“How was your day?”
We’re all guilty of that non-answer, aren’t we? Faced with such an open-ended question, crafting a response that has any meaning takes effort and attention we don’t always want to spare right then. In adults, it’s a valid conversation-stopper. But when speaking to one’s children, it can be a roadblock in the way of making certain they get the help they need. Getting past it while still respecting their boundaries is a learned skill and takes practice, but here are a few steps to help.
- Before you ask, have some idea of the shape of their day. Who are their teachers? What was their schedule today, if it rotates. Did they have shop class or band? This takes a little effort on your part, but it is the natural forerunner to step 2.
- Be more specific. “How was band today?” “You started early this morning, how did that go?” Without getting invasive (try not to friend their teachers on Facebook!), let them know that their day was on your mind and that this isn’t just a rubber-stamp attempt to chat.
- Don’t start by asking about their homework. Work up to that if you feel the need, but they’re very aware of their workload without you reminding them.
- If they don’t want to talk about a specific class or teacher, don’t press. The reason could be anything from an embarrassing accidental nap at their desk to a missed assignment to an awkward situation with another student. It could, yes, be something more alarming, but pressing unwelcome conversation is not going to get that out of your student. Instead, watch for repeated patterns in the same vein, and make certain your child knows that they can come to you about problems freely, without being forced or shamed.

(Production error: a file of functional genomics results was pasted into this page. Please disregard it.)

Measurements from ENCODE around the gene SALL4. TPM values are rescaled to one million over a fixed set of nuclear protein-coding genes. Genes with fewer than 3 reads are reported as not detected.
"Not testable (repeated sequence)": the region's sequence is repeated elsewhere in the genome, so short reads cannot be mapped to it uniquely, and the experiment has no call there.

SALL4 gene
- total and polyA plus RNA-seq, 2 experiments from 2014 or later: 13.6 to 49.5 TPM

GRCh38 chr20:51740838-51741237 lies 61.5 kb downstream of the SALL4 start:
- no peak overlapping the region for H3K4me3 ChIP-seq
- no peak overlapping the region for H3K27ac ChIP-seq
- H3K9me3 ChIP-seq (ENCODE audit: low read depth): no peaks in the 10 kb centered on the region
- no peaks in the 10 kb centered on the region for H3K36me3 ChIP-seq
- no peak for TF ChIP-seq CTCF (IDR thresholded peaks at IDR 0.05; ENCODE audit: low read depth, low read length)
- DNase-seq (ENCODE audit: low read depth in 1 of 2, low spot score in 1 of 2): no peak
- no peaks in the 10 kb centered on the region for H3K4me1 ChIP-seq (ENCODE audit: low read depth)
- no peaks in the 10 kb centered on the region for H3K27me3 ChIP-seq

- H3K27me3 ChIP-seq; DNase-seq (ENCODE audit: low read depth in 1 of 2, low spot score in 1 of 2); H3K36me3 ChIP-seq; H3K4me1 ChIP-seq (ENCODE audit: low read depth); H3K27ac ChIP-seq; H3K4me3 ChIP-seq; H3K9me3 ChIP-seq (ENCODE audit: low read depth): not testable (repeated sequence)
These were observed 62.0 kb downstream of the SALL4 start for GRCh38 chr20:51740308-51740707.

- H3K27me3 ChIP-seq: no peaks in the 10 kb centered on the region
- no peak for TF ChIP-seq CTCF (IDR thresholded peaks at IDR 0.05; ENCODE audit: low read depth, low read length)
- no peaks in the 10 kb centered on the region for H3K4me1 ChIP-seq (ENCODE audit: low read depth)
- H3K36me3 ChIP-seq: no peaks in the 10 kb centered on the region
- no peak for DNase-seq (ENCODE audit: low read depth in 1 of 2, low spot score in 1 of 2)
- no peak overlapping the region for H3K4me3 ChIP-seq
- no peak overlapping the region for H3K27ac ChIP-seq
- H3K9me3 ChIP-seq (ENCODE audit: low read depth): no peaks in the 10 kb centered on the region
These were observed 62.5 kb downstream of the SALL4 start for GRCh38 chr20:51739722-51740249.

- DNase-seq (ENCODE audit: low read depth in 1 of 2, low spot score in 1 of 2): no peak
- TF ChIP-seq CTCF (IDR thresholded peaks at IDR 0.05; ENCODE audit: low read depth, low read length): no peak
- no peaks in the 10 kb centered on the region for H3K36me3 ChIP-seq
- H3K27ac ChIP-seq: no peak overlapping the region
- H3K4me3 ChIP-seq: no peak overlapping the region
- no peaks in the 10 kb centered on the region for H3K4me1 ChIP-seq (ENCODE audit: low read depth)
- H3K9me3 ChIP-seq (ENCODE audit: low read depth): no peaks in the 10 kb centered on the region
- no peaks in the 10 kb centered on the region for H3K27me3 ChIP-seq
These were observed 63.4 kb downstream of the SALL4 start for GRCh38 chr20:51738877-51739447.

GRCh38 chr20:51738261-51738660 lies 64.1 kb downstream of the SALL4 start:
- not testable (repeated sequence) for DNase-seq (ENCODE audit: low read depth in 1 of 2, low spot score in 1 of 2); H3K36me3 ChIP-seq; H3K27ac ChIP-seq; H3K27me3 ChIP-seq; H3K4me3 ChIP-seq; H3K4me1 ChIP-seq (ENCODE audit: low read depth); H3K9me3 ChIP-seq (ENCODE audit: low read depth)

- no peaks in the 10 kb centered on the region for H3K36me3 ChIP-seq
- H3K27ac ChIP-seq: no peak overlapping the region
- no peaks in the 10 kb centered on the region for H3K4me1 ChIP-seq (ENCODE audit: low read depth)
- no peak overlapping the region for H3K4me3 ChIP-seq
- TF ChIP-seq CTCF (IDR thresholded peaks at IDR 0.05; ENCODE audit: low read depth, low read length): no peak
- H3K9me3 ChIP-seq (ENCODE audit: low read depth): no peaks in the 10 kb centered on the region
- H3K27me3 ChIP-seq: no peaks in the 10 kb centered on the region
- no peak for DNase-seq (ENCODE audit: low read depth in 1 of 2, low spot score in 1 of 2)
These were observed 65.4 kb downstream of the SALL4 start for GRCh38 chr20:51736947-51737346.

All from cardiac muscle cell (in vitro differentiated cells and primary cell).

- When they are talking about school, treat them like you would an adult sharing anecdotes about their job. To a student, school is full-time employment, every bit as weighted as a career. Their conflicts with classmates, teachers, and the curriculum are important. There is often nothing you can do about them, but making sure your child feels heard and understood will help them immensely, and gives you a good opportunity to teach them to explore how they process problems and learning.
We all want to know our children better. That has to come from them, freely. All you can do is let them know that you are open to hearing from them, and make them feel safe in sharing with you.